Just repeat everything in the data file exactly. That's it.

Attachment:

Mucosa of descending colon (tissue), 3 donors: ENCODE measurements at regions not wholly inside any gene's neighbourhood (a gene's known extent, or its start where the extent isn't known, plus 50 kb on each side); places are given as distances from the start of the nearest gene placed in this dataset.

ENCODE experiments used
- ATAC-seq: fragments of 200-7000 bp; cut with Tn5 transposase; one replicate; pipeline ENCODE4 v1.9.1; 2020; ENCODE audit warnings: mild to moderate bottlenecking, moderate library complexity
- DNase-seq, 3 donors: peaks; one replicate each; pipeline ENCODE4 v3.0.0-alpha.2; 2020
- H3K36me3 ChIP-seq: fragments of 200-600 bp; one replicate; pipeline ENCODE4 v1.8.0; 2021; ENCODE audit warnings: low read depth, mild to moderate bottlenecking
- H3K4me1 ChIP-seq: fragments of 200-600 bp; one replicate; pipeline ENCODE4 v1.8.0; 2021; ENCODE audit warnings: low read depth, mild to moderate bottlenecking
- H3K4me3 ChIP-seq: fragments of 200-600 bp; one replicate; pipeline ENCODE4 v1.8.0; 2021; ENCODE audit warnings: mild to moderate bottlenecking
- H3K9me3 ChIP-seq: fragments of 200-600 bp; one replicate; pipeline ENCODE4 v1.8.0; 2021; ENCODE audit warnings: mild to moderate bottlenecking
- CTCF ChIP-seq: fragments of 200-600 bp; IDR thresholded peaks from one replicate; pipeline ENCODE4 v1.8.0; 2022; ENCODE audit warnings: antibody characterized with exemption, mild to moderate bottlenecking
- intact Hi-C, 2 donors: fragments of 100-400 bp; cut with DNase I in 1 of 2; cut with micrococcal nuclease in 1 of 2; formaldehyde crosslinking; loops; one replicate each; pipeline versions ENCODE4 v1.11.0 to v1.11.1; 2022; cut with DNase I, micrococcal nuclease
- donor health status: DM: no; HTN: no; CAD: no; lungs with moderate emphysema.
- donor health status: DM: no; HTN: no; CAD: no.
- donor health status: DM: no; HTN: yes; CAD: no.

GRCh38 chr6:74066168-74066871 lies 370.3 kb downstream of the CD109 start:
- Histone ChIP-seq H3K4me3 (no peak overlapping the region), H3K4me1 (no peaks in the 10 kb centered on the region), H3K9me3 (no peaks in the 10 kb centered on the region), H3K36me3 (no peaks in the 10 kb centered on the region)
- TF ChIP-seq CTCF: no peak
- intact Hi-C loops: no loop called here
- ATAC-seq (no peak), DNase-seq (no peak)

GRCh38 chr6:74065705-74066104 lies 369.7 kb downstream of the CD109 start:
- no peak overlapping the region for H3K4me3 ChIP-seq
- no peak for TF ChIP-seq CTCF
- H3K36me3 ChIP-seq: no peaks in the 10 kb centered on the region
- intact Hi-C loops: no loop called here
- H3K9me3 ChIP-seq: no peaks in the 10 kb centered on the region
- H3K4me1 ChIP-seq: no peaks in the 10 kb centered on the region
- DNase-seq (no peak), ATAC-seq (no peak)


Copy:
Mucosa of descending colon (tissue), 3 donors: ENCODE measurements at regions not wholly inside any gene's neighbourhood (a gene's known extent, or its start where the extent isn't known, plus 50 kb on each side); places are given as distances from the start of the nearest gene placed in this dataset.

ENCODE experiments used
- ATAC-seq: fragments of 200-7000 bp; cut with Tn5 transposase; one replicate; pipeline ENCODE4 v1.9.1; 2020; ENCODE audit warnings: mild to moderate bottlenecking, moderate library complexity
- DNase-seq, 3 donors: peaks; one replicate each; pipeline ENCODE4 v3.0.0-alpha.2; 2020
- H3K36me3 ChIP-seq: fragments of 200-600 bp; one replicate; pipeline ENCODE4 v1.8.0; 2021; ENCODE audit warnings: low read depth, mild to moderate bottlenecking
- H3K4me1 ChIP-seq: fragments of 200-600 bp; one replicate; pipeline ENCODE4 v1.8.0; 2021; ENCODE audit warnings: low read depth, mild to moderate bottlenecking
- H3K4me3 ChIP-seq: fragments of 200-600 bp; one replicate; pipeline ENCODE4 v1.8.0; 2021; ENCODE audit warnings: mild to moderate bottlenecking
- H3K9me3 ChIP-seq: fragments of 200-600 bp; one replicate; pipeline ENCODE4 v1.8.0; 2021; ENCODE audit warnings: mild to moderate bottlenecking
- CTCF ChIP-seq: fragments of 200-600 bp; IDR thresholded peaks from one replicate; pipeline ENCODE4 v1.8.0; 2022; ENCODE audit warnings: antibody characterized with exemption, mild to moderate bottlenecking
- intact Hi-C, 2 donors: fragments of 100-400 bp; cut with DNase I in 1 of 2; cut with micrococcal nuclease in 1 of 2; formaldehyde crosslinking; loops; one replicate each; pipeline versions ENCODE4 v1.11.0 to v1.11.1; 2022; cut with DNase I, micrococcal nuclease
- donor health status: DM: no; HTN: no; CAD: no; lungs with moderate emphysema.
- donor health status: DM: no; HTN: no; CAD: no.
- donor health status: DM: no; HTN: yes; CAD: no.

GRCh38 chr6:74066168-74066871 lies 370.3 kb downstream of the CD109 start:
- Histone ChIP-seq H3K4me3 (no peak overlapping the region), H3K4me1 (no peaks in the 10 kb centered on the region), H3K9me3 (no peaks in the 10 kb centered on the region), H3K36me3 (no peaks in the 10 kb centered on the region)
- TF ChIP-seq CTCF: no peak
- intact Hi-C loops: no loop called here
- ATAC-seq (no peak), DNase-seq (no peak)

GRCh38 chr6:74065705-74066104 lies 369.7 kb downstream of the CD109 start:
- no peak overlapping the region for H3K4me3 ChIP-seq
- no peak for TF ChIP-seq CTCF
- H3K36me3 ChIP-seq: no peaks in the 10 kb centered on the region
- intact Hi-C loops: no loop called here
- H3K9me3 ChIP-seq: no peaks in the 10 kb centered on the region
- H3K4me1 ChIP-seq: no peaks in the 10 kb centered on the region
- DNase-seq (no peak), ATAC-seq (no peak)